Mandatory Reporting of Domestic Violence in Healthcare

In most states, there are mandatory requirements to report child abuse or elder abuse. State law may classify several professions as mandated reporters. Some even make all adults mandatory reporters for child abuse. State law may also mandate a report when the suspected child abuse is mental or physical abuse.

 Reports must be made to a local law enforcement agency, child protective services, or adult protective services.

Mandatory reporting of suspected child abuse and elder abuse developed with the understanding that these are vulnerable victim populations. Child abuse victims and elder abuse victims may not be able to self-report their abuse. They are often dependent on caregivers. Sometimes those caregivers are also the abusers.

In contrast, mandatory reporting for domestic or intimate partner violence is less common. States often only require reports by medical professionals instead of a wide array of professions. The approach may be different based on societal expectations. Many believe that adult victims of domestic abuse can self-report and take steps to move away from an abuser.

So, what does mandatory reporting on domestic violence look like in practice?

Example of Mandatory Reporting Law

In California, the mandatory reporting law requires that healthcare practitioners report suspected domestic abuse to local law enforcement. The health care practitioner must know or suspect on reasonable grounds that a wound or physical injury occurred as a result of abuse from a spouse or cohabitant. Healthcare practitioners must report to law enforcement other types of injuries as well. This includes injuries caused by firearms, incest, battery, stabbing, sexual assault, or torture. Likewise, medical treatment for a serious bodily injury may also require a report to law enforcement.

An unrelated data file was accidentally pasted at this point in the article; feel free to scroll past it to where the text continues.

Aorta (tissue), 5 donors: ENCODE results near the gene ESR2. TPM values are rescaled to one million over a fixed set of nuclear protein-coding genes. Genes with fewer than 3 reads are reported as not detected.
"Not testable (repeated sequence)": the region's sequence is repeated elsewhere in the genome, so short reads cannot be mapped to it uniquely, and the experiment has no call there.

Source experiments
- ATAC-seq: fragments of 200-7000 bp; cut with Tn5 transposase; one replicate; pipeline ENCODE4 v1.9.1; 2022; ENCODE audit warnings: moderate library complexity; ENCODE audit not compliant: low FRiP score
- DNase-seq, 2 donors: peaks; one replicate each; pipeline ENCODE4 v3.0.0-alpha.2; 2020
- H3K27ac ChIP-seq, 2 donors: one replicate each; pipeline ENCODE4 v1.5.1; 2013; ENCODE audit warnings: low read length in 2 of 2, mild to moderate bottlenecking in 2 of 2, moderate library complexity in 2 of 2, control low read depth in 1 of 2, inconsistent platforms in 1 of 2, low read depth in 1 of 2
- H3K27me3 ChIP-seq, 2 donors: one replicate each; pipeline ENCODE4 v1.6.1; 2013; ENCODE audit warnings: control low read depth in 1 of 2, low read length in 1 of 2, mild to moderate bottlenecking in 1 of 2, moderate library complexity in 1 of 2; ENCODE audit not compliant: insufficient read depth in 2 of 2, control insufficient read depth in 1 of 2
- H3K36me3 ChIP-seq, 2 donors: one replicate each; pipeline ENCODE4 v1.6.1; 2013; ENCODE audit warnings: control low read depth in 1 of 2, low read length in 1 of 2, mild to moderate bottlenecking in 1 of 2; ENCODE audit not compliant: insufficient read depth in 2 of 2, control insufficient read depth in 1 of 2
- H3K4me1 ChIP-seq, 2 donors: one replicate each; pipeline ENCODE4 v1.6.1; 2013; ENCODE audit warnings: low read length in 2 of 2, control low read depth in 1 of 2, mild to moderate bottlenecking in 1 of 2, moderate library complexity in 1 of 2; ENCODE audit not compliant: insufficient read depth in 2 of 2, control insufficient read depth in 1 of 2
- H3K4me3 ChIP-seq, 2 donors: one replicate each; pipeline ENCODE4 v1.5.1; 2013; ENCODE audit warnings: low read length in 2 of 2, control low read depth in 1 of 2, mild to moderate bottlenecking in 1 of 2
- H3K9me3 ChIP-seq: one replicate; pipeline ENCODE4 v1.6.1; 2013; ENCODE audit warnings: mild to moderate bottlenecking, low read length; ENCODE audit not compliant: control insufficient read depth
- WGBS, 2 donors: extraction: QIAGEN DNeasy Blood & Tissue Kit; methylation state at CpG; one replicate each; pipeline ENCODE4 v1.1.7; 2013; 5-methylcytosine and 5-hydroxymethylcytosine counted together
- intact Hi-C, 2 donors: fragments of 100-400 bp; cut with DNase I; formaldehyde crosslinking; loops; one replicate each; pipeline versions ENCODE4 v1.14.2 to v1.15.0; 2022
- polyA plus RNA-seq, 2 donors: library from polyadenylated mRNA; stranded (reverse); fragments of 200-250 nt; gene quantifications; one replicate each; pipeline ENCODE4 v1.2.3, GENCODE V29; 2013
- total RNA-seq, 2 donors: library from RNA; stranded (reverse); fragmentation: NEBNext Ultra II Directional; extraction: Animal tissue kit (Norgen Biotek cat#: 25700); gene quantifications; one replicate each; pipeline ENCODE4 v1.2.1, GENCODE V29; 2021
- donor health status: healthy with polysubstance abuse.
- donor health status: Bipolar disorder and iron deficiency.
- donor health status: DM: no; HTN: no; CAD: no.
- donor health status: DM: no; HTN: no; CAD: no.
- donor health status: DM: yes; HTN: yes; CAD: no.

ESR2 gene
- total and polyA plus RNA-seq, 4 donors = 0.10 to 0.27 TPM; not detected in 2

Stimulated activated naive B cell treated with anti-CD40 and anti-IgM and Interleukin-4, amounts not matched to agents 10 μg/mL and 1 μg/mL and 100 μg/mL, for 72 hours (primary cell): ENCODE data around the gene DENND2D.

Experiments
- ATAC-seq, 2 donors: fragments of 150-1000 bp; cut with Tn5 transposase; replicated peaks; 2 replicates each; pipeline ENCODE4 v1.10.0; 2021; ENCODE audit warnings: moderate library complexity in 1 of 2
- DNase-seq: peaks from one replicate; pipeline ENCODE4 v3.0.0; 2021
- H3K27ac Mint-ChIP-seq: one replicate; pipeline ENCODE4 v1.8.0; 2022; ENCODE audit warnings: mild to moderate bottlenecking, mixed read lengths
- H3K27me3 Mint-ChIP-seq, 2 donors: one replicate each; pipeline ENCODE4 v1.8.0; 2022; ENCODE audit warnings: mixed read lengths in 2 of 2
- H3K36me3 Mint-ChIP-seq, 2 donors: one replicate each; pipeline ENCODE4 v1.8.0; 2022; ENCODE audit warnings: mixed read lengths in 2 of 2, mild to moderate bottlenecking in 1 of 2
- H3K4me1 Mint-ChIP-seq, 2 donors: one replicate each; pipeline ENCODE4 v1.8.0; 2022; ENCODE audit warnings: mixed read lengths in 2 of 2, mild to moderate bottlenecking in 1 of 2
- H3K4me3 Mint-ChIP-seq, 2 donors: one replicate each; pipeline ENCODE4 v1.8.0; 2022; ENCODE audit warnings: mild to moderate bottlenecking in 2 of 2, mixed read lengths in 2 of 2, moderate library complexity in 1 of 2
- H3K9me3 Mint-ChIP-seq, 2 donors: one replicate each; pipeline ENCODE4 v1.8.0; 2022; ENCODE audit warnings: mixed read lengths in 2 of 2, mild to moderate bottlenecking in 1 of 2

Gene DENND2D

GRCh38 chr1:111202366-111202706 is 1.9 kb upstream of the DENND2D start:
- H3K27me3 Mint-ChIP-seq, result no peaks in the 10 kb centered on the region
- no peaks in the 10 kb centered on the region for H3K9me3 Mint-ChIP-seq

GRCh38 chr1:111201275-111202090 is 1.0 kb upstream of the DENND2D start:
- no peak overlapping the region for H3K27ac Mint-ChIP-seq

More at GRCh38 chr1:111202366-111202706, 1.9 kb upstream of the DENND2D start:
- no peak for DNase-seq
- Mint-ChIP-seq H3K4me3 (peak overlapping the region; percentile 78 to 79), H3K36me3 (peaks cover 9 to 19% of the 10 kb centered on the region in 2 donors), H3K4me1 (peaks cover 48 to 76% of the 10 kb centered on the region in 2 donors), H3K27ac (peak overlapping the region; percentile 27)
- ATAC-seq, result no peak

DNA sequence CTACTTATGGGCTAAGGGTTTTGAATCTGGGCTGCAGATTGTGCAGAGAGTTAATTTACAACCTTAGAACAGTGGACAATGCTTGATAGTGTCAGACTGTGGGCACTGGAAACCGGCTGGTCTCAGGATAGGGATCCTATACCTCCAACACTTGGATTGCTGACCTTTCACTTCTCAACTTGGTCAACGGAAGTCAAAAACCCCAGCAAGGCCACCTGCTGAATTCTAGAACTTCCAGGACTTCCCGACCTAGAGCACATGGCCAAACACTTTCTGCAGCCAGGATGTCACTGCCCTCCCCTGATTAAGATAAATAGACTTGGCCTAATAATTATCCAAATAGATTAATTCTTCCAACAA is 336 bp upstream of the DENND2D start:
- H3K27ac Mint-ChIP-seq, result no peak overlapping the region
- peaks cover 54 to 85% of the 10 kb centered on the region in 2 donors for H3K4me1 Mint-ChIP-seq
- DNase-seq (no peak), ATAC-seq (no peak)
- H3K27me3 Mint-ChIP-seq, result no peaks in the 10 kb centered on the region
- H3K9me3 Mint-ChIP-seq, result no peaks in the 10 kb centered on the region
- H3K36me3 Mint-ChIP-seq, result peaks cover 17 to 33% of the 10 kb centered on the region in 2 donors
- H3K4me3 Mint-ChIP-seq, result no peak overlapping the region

Upon learning of these types of injuries, the healthcare provider is required to call local law enforcement. They must report the suspected abuse as soon as possible. They must send a written report within 48 hours. Failure to report such abusive conduct can bring consequences. Failure to report is a misdemeanor crime.

Who Has to Make a Report Varies Depends on State Law

Who must report varies by state. But in California, for example, healthcare "practitioners" must report domestic violence when they provide medical services to a victim for a physical condition. This can be confusing. Patients may not know whether a counselor or social worker is considered a healthcare provider.

For example, a domestic violence victim may see a counselor. She may describe the emotional abuse she has experienced from her spouse. The medical care provided by the counselor is not for a physical condition.

Are all healthcare providers subject to the mandatory reporting requirement? In some states, no, and in other states, yes. If you're a health care provider or work with health care providers, be aware of your state's particular mandatory reporting laws.